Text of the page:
This work continues to develop the project of the author's celebrated and path breaking book, After Virtue (1981) -- a project extended in Whose Justice, Which Rationality? (1988), Three Rival Versions of Moral Enquiry (1990), and Dependent Rational Animals (1999). A second edition of After Virtue appeared (with a new postscript) in 1984, and a third edition (with a new prologue) in 2007. But this volume can be fully understood by readers who have not read MacIntyre's previous work. Many of the themes that readers of his earlier books are familiar with emerge anew, re-worked and integrated with further thoughts.
After Virtue paid special attention to the emotivist theory of the meaning of "good," as developed by C. L. Stevenson and R. M. Hare. This volume updates MacIntyre's encounter with this line of thought by focusing on a successor to emotivism -- the "expressivism" of Simon Blackburn and such allies as Alan Gibbard and Harry Frankfurt. A further development is that the work of Bernard Williams plays a central role in the overall argument. MacIntyre, like Williams, rejects what he calls "Morality" (always with an upper case "M"), and draws on Williams's critique of it. But for MacIntyre, Williams is also a foil: the principal goal of this work is to defend a Neo-Aristotelian and Thomistic approach to ethics. Although Williams's critique of Aristotle in Ethics and the Limits of Philosophy (1985) is one that MacIntyre treats with great respect, his new work aims to show how a Thomistic neo-Aristotelian can respond to Williams. (MacIntyre writes in the prologue to the third edition of After Virtue: "I became a Thomist after writing After Virtue in part because I became convinced that Aquinas was in some respects a better Aristotelian than Aristotle" (p. x.)
The methodology of contemporary moral philosophy is almost as important an issue for MacIntyre as the substantive ethical theory he defends. He thinks that much of what we produce in the academy, in the field of moral and political philosophy, is sterile and insignificant. That is because it (a) ignores work in such disciplines as sociology, anthropology, and psychology, (b) reflects a narrow experience of life and is removed from the everyday world outside the academy, (c) ignores cultures beyond those of advanced Western capitalism, and (d) is ahistorical, exhibiting little engagement with the major traditions and figures earlier than the twentieth century. Williams receives his attention in part because he takes him to be an exception to these professional deficiencies. He cites an obituary of Williams that calls him "arguably the greatest British philosopher of his era" (p. 152), and laments that "the vast majority of those now at work in academic moral philosophy continue to write as though Williams had never existed" (p. 152).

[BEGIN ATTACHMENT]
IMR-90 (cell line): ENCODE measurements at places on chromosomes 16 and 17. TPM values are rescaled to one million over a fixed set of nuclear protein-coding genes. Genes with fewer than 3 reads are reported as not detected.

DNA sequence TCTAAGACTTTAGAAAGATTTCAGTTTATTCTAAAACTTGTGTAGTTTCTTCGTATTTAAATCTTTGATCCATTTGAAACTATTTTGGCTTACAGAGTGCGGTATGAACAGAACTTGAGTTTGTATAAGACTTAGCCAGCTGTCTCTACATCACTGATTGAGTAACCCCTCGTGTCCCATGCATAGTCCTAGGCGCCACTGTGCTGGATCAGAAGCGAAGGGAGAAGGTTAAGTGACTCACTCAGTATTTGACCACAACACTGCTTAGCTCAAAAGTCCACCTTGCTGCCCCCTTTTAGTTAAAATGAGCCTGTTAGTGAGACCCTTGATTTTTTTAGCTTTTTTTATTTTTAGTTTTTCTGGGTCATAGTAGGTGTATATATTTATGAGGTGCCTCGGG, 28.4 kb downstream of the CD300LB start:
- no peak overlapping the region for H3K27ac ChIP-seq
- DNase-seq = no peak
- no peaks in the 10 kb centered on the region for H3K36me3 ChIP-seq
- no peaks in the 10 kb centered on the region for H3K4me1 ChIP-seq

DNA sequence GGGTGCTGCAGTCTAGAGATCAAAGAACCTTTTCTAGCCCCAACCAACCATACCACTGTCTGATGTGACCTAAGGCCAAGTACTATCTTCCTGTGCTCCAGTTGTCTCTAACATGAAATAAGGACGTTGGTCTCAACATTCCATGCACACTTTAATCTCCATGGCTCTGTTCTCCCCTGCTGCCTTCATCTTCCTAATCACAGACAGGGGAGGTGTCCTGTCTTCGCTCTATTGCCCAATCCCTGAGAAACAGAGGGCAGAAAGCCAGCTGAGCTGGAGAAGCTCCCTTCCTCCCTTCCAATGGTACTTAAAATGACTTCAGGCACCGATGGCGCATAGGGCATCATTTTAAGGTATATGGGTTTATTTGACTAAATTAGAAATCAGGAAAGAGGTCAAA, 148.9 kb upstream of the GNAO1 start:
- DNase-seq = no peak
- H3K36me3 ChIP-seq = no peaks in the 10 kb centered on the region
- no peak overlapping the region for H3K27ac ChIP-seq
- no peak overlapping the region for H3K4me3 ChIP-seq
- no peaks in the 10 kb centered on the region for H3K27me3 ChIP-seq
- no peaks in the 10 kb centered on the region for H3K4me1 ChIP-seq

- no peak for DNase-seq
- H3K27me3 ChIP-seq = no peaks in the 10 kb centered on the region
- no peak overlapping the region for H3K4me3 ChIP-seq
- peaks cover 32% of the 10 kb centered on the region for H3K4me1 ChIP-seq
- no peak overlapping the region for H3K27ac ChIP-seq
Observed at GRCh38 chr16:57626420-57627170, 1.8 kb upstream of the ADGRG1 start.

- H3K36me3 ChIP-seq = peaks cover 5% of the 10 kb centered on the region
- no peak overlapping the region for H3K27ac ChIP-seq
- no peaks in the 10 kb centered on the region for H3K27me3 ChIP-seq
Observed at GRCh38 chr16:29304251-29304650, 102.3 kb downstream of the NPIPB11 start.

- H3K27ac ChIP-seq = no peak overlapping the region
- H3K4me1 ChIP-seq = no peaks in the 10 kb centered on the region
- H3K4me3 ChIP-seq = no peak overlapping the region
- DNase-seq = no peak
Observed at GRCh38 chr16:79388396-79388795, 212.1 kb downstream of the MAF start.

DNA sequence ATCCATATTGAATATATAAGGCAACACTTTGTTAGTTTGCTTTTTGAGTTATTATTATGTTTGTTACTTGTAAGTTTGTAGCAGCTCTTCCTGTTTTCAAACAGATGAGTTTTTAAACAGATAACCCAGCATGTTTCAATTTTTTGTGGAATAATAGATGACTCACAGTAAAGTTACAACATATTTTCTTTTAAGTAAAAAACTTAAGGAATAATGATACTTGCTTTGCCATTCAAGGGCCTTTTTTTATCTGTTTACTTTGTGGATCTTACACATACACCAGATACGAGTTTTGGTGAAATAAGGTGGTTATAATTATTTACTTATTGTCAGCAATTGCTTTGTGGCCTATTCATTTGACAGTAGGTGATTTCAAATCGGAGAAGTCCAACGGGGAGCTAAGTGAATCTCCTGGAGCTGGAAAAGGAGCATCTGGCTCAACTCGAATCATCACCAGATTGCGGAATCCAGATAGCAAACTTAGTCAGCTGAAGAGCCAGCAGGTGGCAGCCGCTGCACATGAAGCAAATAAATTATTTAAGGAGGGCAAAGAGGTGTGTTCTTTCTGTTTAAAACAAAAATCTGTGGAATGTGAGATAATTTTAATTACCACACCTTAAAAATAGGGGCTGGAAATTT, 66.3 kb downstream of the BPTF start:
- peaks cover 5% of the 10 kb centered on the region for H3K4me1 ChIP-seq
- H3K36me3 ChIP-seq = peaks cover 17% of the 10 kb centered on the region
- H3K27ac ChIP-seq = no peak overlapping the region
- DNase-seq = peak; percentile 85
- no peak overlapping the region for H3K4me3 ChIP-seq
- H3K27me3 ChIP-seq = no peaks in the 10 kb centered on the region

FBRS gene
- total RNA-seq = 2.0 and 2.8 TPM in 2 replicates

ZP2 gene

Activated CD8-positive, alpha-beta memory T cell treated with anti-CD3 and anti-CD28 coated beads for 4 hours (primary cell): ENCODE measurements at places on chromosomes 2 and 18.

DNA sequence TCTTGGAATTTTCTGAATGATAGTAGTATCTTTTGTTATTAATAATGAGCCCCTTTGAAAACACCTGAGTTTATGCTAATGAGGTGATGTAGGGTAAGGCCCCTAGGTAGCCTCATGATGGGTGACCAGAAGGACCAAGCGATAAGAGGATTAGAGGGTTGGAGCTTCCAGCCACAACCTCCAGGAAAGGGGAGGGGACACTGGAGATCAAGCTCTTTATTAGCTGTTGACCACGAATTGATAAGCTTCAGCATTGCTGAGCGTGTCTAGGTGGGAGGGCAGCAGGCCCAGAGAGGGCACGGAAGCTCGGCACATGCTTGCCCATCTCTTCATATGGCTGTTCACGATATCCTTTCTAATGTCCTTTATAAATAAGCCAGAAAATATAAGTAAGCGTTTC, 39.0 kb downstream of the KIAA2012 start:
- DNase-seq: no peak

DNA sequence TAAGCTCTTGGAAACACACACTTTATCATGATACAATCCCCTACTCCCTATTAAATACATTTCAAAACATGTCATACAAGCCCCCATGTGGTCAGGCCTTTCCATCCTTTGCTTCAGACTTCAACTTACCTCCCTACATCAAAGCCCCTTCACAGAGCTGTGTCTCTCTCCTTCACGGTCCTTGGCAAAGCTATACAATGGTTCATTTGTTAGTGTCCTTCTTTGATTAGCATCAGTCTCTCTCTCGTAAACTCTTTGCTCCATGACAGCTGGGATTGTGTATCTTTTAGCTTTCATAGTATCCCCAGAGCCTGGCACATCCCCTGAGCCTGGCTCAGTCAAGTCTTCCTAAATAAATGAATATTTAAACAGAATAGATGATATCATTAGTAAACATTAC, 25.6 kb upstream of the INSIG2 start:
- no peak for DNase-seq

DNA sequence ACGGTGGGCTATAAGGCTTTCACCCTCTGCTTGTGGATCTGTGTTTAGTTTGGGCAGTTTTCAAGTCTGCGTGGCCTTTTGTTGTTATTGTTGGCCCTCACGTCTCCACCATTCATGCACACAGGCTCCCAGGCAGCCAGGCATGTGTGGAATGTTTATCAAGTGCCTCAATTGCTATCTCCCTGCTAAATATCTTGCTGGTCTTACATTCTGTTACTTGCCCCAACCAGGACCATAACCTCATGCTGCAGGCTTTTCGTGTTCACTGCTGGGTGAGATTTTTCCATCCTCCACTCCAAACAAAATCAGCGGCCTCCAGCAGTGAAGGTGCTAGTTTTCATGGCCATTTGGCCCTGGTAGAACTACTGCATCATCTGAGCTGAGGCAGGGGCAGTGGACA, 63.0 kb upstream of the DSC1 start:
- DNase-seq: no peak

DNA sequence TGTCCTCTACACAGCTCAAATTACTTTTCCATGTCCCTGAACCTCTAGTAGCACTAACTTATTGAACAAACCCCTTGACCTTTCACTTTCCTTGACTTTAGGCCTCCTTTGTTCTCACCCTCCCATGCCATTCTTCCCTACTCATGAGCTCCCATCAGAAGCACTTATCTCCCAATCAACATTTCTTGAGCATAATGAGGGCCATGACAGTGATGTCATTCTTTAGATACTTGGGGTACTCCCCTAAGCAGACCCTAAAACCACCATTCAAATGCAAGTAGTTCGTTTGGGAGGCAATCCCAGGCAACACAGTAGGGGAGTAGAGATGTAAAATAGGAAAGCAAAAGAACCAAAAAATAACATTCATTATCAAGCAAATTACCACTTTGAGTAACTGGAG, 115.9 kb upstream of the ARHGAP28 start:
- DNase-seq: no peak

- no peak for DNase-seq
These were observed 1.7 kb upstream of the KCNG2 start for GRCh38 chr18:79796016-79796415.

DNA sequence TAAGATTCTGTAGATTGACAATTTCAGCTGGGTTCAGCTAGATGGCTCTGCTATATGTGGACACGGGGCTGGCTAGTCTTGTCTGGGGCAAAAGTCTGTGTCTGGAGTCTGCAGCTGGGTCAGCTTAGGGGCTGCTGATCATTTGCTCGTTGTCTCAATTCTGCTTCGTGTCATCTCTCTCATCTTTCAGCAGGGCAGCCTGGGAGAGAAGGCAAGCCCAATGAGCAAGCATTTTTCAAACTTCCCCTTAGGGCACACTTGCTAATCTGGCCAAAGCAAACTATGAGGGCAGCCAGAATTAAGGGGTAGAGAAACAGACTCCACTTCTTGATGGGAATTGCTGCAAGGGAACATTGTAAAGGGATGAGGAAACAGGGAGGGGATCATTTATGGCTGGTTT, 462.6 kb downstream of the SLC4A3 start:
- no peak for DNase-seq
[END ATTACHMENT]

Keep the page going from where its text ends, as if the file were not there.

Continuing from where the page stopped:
No one could accuse MacIntyre of sterile isolation from philosophical traditions, or the social sciences as they bear on philosophical issues, or the everyday lives of non-philosophers, or the political and social structures that shape our lives. His intellectual range and reading are vast. Nearly every page gives expression to his sense that our lives are poisoned by the fractured way we think, by the way our desires are shaped by capitalist acquisitiveness and ambition, by the subservience of the state to market inequities, and by the mystification produced by Morality, with its impersonal, unconditional, burdensome demands. Marx and Marxism play a central role in his critique of what he calls the "dominant modes of thought" in late modernist capitalism. One section of this discussion of the failures of "Morality" is devoted to the works of Oscar Wilde; another to several novels of D. H. Lawrence. The last of his five chapters depicts the lives of four exemplary twentieth-century figures: Vasily Grossman, the Jewish Russian novelist; Sandra Day O'Connor, the American jurist; C. L. R. James, the Afro-Trinidadian historian, journalist, cricketer, and socialist philosopher; and Denis Faul, the Irish priest, teacher, and social activist.
MacIntyre's biographical sketches of these individuals are meant to give concrete expression to his thesis that the practical reasoning of real people always has a narrative dimension -- a sense of what they have been and what they want to become or remain. Further, they are meant to illustrate in concrete terms his thesis
that agents do well only if and when they act to satisfy only those desires whose objects they have good reason to desire, that only agents who are sound and effective practical reasoners so act, that such agents must be disposed to act as the virtues require, and that such agents will be directed in their actions toward the achievement of their final end. (p. 243)
We do well only if our actions flow from desires for objects that we have good reason to desire. How, according to MacIntyre, should we determine which of our desires are directed at desirable goals? Following G. E. M. Anscombe in "Modern Moral Philosophy" (Philosophy, 1958 -- cited in After Virtue but not in the present work), he gives the concept of flourishing a central role to play in his Aristotelianism: